EFFINGHAM — Recreational cannabis will be sold in Effingham next year.

In a split vote, the Effingham City Council approved Tuesday allowing the sale of adult-use recreational cannabis in the city after several lengthy discussions and public input.

Effingham Mayor Mike Schutzbach and Commissioner Merv Gillenwater, both with lengthy law enforcement backgrounds, voted to prohibit the sale of recreational cannabis, while Commissioners Libby Moeller, Larry Micenheimer and Hank Stephens voted not to prohibit the sale, thereby allowing it in 2020.

Schutzbach said before the vote the community needed more time to best prepare for legalized sale of pot.

“We don’t have to be the city that enables,” said Schutzbach. “(Let’s) design how this issue fits our community – on our terms – not those hungry for a profit. What is our hurry?”

“If cannabis is here to stay, this isn’t going to be the last chance to legalize it,” he said. “We can always come back after we see the impact on other places.”

He said negative effects are possible in allowing recreational sales in a community.

“There is a cost to legalization,” said Schutzbach. “It could be additional auto accidents. Workers’ productivity may decrease or work site injuries may increase. We all know smoking causes cancer and vaping is killing us.”

Gillenwater said he’s listened and studied information presented at council meetings and other public presentations, even from those involved in the sales.

“It appears that many are willing to ignore much of the information concerning the negative effects marijuana has on individuals in our society — just for the cash to be made. I cannot be among that group. I cannot vote to allow this drug in Effingham.”

Stephens said whether Effingham allows the sale or not, it will be here and the issues that surround it will be here, too. This is a time to use the regulation and benefit the community from taxes and use those tax dollars appropriately, he said.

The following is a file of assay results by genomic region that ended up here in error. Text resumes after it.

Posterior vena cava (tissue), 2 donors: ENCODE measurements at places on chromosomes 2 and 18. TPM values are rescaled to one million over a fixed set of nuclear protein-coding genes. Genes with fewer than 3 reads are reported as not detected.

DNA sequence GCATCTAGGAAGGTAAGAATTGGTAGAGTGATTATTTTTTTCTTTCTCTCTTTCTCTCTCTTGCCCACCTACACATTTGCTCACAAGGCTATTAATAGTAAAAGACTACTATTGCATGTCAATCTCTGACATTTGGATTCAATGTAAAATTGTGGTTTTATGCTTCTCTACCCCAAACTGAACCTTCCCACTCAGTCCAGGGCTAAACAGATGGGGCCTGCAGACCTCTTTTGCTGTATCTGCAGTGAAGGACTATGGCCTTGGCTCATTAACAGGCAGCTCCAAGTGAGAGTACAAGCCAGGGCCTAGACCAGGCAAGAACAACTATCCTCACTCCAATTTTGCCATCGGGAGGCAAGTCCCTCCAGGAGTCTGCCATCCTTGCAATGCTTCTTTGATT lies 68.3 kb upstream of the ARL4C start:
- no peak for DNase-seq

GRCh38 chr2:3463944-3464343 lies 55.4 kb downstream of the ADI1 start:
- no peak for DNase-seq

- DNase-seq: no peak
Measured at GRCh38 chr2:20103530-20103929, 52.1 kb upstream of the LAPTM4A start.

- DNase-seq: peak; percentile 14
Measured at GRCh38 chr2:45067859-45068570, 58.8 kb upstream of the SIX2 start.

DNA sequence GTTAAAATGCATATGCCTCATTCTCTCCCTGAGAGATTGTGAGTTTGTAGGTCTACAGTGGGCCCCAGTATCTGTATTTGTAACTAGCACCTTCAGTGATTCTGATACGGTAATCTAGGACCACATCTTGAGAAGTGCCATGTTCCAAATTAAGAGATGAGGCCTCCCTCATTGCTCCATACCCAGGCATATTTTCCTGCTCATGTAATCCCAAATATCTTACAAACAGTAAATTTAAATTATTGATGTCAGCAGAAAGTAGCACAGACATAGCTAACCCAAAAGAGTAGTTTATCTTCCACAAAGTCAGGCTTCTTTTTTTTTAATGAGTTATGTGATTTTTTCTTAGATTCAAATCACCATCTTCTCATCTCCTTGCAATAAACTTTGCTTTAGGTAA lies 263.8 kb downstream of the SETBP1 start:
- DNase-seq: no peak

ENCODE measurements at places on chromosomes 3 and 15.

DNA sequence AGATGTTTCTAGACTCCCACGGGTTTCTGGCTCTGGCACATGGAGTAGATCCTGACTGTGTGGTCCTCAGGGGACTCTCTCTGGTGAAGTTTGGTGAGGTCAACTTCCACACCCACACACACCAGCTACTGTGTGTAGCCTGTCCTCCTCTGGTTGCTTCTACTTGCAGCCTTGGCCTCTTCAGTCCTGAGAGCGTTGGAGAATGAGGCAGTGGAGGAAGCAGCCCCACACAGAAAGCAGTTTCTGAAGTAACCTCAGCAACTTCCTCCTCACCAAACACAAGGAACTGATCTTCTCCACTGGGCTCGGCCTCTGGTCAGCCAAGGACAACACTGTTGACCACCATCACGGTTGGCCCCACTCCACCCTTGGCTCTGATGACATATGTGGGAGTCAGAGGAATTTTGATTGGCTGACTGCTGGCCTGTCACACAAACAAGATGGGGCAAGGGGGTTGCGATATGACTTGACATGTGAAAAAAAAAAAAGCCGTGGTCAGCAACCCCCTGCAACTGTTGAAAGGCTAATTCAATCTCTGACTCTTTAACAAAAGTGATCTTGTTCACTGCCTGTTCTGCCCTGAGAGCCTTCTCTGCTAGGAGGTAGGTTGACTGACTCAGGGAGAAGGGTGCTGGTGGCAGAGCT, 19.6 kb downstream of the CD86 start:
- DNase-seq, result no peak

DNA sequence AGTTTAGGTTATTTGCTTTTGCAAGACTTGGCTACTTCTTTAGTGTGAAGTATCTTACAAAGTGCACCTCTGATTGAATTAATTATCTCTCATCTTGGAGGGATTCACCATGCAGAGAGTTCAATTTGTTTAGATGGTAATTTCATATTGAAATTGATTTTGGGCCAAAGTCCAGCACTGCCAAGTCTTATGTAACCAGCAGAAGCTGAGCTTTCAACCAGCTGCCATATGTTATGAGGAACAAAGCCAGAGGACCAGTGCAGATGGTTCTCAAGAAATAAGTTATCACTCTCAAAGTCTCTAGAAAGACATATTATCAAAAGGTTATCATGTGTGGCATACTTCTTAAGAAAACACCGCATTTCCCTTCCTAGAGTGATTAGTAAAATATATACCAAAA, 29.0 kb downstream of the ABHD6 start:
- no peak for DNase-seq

“We have 44 liquor licenses, 33 gaming stations and we have the social issues that go with that,” said Stephens. “We accept the tax dollars that we get from those and we use those dollars for law enforcement and other things — so it occurs to me to say ‘no’ to cannabis is inconsistent and a bit hypocritical.”

Micenheimer said many are in denial about how much cannabis use is already here.

“Now is our chance to step forward and embrace this new law,” said Micenheimer. “We need to regulate it and tax it and hopefully eliminate the black market.”

Moeller said it’s time to jump on board.

“We’re damned if we do, and damned if we don’t,” said Moeller. “We’ve all done a lot of research and listened to a lot of people. It’s here whether we like it or not.”

Prior to the vote, a divided group of people spoke.

Susan Lorenz of Effingham was one who spoke in favor of the sale of adult-use recreational cannabis at Tuesday’s meeting, stating that not allowing the sale would cause her to spend her money elsewhere.

“I will be driving to another town and to make that drive worth my while, I’ll probably be spending my grocery money, my gas money and other discretionary spending out of town,” said Lorenz.

She also added that this is a regulated business that allows one to purchase the product to be consumed at home. However, she noted that there are other businesses in town where one can consume alcohol and then drive home – such as restaurants, bars and wineries.

“In my mind, a business that sells a product that is taken home for use is less of a nuisance and less of a safety issue than the number of bars, restaurants and wineries that we have that sell alcohol,” said Lorenz.

Prior to the vote, Green Thumb Industries associates told the council they’ve been good neighbors in Effingham for the past three years with the medicinal cannabis store, The Clinic Effingham, and would continue to be if the city voted to allow the sale of recreational cannabis. They also said they’ve transitioned into recreational use in two other states and believe it will be a seamless transition here.